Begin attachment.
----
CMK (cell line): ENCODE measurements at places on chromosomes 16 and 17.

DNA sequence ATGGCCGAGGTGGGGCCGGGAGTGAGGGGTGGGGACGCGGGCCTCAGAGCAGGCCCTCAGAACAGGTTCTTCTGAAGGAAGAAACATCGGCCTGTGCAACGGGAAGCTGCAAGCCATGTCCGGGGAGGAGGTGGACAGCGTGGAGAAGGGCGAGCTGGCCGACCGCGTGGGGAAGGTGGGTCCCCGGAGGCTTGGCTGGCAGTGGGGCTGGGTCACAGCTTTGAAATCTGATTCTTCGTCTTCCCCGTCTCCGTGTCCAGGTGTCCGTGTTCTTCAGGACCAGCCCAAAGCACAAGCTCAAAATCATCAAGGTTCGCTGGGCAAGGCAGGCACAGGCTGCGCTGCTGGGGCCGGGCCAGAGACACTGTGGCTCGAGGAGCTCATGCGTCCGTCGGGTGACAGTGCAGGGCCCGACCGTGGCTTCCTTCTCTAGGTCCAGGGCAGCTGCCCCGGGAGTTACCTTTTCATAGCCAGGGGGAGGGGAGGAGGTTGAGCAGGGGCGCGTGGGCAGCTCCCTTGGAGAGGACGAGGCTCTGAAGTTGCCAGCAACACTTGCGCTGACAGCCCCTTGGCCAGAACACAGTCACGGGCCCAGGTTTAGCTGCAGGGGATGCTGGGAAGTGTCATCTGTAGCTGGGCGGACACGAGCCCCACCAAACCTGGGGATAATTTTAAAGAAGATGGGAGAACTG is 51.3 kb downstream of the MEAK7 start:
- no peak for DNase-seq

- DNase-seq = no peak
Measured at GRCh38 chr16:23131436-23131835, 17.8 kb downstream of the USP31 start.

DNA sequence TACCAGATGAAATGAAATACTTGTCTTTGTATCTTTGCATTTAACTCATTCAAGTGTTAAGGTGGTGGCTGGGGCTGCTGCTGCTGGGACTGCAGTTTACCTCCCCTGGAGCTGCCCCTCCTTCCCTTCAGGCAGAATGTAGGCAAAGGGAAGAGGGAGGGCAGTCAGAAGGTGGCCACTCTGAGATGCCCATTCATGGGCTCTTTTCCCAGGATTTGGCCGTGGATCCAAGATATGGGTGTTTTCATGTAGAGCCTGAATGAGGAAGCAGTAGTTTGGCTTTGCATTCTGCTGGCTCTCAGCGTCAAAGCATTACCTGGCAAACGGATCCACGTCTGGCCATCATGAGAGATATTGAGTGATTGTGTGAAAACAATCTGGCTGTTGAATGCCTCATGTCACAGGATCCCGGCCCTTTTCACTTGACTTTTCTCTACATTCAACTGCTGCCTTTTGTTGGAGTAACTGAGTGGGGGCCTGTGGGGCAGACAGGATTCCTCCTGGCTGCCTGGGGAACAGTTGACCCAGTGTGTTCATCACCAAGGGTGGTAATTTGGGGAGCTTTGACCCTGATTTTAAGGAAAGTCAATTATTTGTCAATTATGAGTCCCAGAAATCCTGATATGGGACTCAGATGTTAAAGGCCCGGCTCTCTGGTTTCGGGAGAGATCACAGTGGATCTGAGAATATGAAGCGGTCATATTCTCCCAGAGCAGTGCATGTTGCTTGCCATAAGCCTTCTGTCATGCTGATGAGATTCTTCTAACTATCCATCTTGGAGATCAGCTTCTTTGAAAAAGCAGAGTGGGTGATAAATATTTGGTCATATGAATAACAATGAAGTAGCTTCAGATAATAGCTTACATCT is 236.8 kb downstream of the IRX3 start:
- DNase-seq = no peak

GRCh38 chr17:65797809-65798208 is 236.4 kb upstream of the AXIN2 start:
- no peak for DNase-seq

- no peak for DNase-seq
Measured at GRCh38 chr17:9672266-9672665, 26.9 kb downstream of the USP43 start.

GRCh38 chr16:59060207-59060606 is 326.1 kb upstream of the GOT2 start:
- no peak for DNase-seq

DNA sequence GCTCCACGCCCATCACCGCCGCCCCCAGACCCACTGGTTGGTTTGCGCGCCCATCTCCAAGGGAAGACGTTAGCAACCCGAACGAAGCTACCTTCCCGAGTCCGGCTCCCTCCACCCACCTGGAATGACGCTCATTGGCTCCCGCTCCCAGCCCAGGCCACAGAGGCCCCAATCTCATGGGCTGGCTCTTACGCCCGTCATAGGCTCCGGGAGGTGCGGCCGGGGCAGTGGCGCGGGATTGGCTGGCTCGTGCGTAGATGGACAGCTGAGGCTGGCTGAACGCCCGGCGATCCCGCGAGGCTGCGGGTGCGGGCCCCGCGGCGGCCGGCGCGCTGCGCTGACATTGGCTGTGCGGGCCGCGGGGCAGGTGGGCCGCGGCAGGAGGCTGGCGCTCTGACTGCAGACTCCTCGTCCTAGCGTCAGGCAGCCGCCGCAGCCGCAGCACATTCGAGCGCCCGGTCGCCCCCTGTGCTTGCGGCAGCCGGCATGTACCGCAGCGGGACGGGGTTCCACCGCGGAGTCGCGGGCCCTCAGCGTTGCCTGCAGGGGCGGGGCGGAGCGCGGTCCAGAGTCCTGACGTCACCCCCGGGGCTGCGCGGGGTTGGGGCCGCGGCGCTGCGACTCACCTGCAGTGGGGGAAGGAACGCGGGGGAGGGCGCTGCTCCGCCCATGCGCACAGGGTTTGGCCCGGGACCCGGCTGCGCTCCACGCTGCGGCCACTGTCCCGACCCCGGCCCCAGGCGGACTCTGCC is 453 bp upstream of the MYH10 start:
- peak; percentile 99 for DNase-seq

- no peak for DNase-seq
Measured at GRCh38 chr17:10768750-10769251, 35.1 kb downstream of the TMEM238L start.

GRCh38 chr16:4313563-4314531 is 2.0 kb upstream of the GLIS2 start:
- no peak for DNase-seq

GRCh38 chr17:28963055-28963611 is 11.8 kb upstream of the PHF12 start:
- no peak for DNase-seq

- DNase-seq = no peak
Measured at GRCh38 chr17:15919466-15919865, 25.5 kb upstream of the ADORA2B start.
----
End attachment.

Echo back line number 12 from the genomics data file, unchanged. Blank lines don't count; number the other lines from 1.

GRCh38 chr16:59060207-59060606 is 326.1 kb upstream of the GOT2 start: